We need to be serious about making smoking obsolete’—suggests UK public health advocate 

Renowned global public health advocate, Clive Bates contends that unless the world was serious enough about making smoking obsolete the current either prevention, or cessation only approach and measures are bound to fail.

Non-combustible cigarette smoking is the answer
Combustible tobacco smoking affects non-smokers

Bates, who is Director of Counterfactual Consulting Ltd, said this during the Virtual E-Cigarette Summit 2020 — an independent platform for scientists, policymakers, medical and public health professionals to come together and look at the latest developments and scientific research on smoke-free products.

The summit also discussed the most effective public health strategies to reduce smoking-related diseases.

In a provocatively titled panel ‘What if we were serious about making smoking obsolete?’, Bates said several countries have proposed smoke-free targets, including New Zealand and Ireland which set their goals for 2025 but “they are certain to fail”.

Another great example, according to Bates, of countries that are moving based on tobacco harm reduction science, is England  that recently made a commitment that by 2030 t smoked tobacco will become obsolete.

Public health authorities and regulators “ now have to fill in the blanks as to what should be done to bring this about”.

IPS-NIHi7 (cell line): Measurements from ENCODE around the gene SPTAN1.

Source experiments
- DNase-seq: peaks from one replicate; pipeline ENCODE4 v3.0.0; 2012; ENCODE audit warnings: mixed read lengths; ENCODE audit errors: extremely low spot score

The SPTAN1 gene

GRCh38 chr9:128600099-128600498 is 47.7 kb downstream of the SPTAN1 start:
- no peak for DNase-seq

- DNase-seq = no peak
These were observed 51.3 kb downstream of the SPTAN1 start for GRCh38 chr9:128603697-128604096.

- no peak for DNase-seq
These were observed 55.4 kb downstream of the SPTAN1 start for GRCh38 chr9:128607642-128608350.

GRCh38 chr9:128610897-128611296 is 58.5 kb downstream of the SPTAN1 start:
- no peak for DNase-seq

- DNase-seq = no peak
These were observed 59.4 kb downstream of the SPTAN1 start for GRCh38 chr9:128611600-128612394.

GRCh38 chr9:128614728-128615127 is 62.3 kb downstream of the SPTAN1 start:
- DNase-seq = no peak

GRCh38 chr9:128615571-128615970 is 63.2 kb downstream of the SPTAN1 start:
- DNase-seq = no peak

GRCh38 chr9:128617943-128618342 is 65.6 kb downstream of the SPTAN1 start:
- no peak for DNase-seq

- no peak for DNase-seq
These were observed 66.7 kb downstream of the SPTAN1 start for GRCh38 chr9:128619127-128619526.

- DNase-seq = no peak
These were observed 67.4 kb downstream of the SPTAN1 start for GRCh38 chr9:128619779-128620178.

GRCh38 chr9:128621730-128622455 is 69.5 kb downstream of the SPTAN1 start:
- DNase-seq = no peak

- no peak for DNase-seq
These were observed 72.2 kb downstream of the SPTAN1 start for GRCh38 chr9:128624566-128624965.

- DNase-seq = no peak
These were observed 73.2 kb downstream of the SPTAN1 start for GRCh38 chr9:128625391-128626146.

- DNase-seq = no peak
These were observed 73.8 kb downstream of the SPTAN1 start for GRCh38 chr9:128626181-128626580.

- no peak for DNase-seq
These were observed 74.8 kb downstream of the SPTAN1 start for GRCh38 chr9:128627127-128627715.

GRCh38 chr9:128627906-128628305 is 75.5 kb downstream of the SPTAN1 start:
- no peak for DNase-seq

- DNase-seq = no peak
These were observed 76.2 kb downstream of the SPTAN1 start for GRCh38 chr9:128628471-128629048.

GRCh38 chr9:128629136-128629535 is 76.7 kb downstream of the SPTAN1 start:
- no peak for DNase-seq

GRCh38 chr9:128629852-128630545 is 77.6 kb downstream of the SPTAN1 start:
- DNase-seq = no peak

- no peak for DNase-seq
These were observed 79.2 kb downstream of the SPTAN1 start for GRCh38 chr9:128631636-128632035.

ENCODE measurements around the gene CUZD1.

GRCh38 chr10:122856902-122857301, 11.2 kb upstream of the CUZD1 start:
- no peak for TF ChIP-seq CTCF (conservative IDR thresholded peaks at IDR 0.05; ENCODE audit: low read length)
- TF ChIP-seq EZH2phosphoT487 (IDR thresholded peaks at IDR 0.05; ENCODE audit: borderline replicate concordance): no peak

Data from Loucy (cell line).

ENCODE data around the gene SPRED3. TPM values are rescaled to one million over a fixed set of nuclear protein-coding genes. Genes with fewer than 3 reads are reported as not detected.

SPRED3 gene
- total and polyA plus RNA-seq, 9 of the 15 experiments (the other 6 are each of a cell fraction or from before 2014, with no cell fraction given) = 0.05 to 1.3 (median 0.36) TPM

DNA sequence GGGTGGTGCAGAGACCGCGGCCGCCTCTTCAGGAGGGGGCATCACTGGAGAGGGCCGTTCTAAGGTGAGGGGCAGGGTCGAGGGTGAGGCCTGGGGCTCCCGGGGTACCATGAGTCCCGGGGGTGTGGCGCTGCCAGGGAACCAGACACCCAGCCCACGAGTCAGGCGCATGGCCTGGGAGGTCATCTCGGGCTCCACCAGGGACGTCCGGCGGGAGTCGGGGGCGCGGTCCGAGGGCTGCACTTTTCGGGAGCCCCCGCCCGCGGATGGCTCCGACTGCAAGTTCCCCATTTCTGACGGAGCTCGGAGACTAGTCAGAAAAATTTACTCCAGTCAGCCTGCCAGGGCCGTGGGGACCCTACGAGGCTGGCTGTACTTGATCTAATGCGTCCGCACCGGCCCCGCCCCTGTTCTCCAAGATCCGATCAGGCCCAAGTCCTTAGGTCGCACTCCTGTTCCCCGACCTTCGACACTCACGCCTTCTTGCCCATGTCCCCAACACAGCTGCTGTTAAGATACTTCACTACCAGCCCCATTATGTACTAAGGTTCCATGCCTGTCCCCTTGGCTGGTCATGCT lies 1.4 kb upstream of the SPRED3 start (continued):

He goes on to suggest that perhaps if the people involved in helping to achieve these targets, such as ex-smokers, were paid as an incentive so that their livelihoods depended on meeting the goal, we would actually make more progress.

That, Bates said, can spur such people to be more aggressive in their advocacy to eradicate combustible tobacco smoking completely and even campaign for alternative smoke-free tobacco products.

He also suggested introducing a “grand masterstroke like a cigarette prohibition”, which would obviously be met with strong public resistance but it could be a solution worth exploring in.

Bates, went on to presenting his 10-point program  to further a tobacco harm reduction agenda such as lifting the ban on oral tobacco, also known as Snus, the first tobacco product to be recognised by the US Food and Drug Administration as harm reducing when compared to smoking, and to properly regulate smokeless tobacco sticks.

Years of innovations by the manufacturers led to the development, assessment and commercialization-cigarettes heated tobacco products that do not produce smoke, and have the potential to pose less risk to consumers..

These innovative products are meant for smokers who would otherwise continue to smoke.

Bates also suggests replacing bans on advertising of vaping products with controls on messages and their placement as well as replacing blanket bans on advertising of reduced-risk tobacco products.

He also suggests the replacement of excessive and inappropriate warnings on non-combustible tobacco products with accurate communication of relative risk to consumers.

Then Bates adds that there is need to rethink the approach to pack inserts for both vaping products and cigarettes to encourage smokers to switch to better smoke-free products.

Bates has had a diverse career in the public, private and not-for-profit sectors and from 1997-2003 he was director of UK’s Action on Smoking and Health — campaigning to reduce the harm caused by smoking.

In 2003, he joined British Prime Minister Tony Blair’s Strategy Unit as a civil servant and worked in senior roles in the public sector and for the United Nations in Sudan.

Counterfactual is a consulting and advocacy practice focused on a pragmatic approach to sustainability and public health.

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